John Clayton nailed the story of his own life four years ago, when he was asked by Ed Bouchette of the Pittsburgh Post-Gazette how much longer he would keep covering the NFL.
"Until they plant me, I guess," he said. "I love this stuff. What I love about it is there's so much more stuff we didn't have access to years ago and now we do—the salary information, NFL Game Rewind where you can watch coaches tape. There's so much information and analytical stuff, it's phenomenal."
He proved, one last time, to be uncannily accurate. Clayton died Friday in a Seattle area hospital, after what his family described as "a brief illness." He had put in 45 years covering the glories and the nonsense of the NFL, and he was among the first national reporters (with Adam Schefter and Chris Mortensen) to gain his reputation for breaking news quickly and exhaustively. He had an almost pathological interest in contract minutiae, to the point where agents sought him out not only to plant information but to gather information from him. He was, in short, one of the first NFL media players of the 24/7 news cycle era—a field now thickly overcrowded across the bandwidth diaspora.
And, yes, he did love that stuff, to an almost worrisome degree. He was covering the Steelers for the Pittsburgh Press while a student at Duquesne, and eventually moved west to give the Seattle Seahawks their first bit of national media throw-weight. He jumped to ESPN in 1995 and made the world safer for bright, dogged, even obsessed football nerds who had aggressively non-TV looks. He sold his stuff with his brain, which in a weird way gave it more gravity, and his now-famous and maybe even best-ever ESPN commercial played on his essential tweediness in a way that ultimately defined him as a type. It was hard to see or hear him describe the atomic structure of the Russell Wilson trade 12 days ago without invoking that image of him shoveling Chinese food into his face while yelling at his mother.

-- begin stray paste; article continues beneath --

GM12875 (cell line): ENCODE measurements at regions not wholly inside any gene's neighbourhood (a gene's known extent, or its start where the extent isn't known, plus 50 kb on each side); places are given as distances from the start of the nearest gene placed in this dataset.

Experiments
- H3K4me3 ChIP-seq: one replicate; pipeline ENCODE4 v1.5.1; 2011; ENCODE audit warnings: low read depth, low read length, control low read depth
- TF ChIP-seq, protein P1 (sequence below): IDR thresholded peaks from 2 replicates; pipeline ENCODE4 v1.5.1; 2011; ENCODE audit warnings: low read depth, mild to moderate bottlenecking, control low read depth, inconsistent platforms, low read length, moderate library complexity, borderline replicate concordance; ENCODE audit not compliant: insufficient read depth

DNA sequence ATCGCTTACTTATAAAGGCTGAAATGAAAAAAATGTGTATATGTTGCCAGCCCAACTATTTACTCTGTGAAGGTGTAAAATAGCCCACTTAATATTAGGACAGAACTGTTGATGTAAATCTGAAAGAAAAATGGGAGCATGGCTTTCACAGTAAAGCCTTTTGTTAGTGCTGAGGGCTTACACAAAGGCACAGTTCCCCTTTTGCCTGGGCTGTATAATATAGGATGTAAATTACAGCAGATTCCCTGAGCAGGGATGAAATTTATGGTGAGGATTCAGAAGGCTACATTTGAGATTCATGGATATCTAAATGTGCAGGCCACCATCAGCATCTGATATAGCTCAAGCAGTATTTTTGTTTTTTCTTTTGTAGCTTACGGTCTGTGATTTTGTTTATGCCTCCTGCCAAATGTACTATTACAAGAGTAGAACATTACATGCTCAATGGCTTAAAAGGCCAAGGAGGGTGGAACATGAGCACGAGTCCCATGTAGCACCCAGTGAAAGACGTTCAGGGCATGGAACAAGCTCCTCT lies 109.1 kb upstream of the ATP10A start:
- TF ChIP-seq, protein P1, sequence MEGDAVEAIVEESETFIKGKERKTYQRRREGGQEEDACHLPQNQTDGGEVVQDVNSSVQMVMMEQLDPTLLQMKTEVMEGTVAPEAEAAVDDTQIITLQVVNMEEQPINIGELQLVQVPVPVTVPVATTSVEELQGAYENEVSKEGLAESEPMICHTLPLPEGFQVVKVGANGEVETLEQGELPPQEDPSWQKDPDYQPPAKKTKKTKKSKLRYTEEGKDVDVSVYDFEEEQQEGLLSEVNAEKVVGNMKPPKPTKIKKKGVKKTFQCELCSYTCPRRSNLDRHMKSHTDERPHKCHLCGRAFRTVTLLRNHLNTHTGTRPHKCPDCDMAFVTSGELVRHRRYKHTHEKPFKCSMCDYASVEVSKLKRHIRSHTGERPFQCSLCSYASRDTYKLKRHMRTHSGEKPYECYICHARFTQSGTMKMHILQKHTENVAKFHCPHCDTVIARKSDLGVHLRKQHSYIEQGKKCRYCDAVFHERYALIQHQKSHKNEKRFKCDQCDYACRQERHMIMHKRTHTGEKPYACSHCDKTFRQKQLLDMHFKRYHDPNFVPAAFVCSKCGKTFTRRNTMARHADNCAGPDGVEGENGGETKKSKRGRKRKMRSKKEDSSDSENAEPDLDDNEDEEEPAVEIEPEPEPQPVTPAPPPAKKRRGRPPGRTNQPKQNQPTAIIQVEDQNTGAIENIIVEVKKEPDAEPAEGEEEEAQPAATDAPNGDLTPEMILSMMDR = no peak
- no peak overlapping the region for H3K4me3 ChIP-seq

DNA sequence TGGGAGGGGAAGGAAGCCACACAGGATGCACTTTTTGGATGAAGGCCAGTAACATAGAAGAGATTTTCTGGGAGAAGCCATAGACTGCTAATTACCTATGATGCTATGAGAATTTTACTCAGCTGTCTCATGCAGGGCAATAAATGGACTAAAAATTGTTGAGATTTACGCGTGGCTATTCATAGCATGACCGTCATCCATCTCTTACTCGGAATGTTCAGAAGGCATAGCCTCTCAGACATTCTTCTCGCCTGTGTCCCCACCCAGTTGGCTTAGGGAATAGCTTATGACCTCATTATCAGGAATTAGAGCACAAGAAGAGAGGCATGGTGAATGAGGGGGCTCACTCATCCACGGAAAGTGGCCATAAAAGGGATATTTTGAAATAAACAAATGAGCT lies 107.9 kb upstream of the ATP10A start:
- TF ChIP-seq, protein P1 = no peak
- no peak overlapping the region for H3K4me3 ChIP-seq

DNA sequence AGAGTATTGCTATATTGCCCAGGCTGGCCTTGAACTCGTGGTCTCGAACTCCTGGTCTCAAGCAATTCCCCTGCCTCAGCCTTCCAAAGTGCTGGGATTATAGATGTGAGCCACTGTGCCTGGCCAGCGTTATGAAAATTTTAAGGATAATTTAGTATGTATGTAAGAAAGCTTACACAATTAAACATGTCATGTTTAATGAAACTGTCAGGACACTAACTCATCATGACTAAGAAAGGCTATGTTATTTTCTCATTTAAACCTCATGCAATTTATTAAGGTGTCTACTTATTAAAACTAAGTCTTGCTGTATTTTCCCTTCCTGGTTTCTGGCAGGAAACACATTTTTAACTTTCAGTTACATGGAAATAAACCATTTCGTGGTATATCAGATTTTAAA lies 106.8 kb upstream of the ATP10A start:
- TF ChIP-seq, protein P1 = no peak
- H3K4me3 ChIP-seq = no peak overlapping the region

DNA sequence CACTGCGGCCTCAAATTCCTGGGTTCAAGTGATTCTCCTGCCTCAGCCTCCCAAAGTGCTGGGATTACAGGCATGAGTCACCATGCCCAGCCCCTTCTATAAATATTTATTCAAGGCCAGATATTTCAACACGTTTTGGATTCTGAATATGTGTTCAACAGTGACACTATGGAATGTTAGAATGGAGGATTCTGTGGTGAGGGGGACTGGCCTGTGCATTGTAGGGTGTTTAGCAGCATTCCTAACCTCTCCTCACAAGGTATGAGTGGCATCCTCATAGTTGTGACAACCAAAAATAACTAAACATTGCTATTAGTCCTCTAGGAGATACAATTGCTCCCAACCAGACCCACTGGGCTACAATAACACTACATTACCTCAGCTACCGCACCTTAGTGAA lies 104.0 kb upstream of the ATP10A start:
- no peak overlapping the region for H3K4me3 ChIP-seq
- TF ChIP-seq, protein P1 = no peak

He eventually got crowded out of the TV business by an army of less-obsessed info drivers, returned west, and did a number of gigs, including the Seahawks' sideline reporter. He was, remember, fully obsessed with the sport, and, in the world of modern football media, the jobs open when and where they open. Still, he remained well-wired into the fuller NFL, mostly because he couldn't not be. He was a true believer whose belief expressed itself through rigorous and occasionally dry analysis. His view of the sport was bent that way, but he wasn't blind to the greater implications. He is probably the afterlife version of pissed right now that he died on the day of the Deshaun Watson trade, and we ended up not getting his raised eyebrow. When someone suggested that maybe the NFL is too amoral and hypocritical for its own good, he almost surely would have responded with an arch, "And that represents a change to you?" before moving on to Baker Mayfield's potential suitors.
Like many pioneers, Clayton helped create a monster that behaves with greater speed and less discrimination now. But that's just the effect of technology gone mad that he benefited from when he broke out nationally. Nobody and nothing is forever. But John Clayton, analyst, contract nerd, and football lifer, will also always be the guy who stripped to the Slayer T-shirt and jumped onto the bed in his mom's house. If that's his legacy in the end, well, let that be proof, if proof were needed, that we actually don't get to pick our legacies at all. At least his ends well; he knew football so well and was so respected for the details of that knowledge that the commercial worked in a way that most commercials don't. On balance in this culture, that's a life win.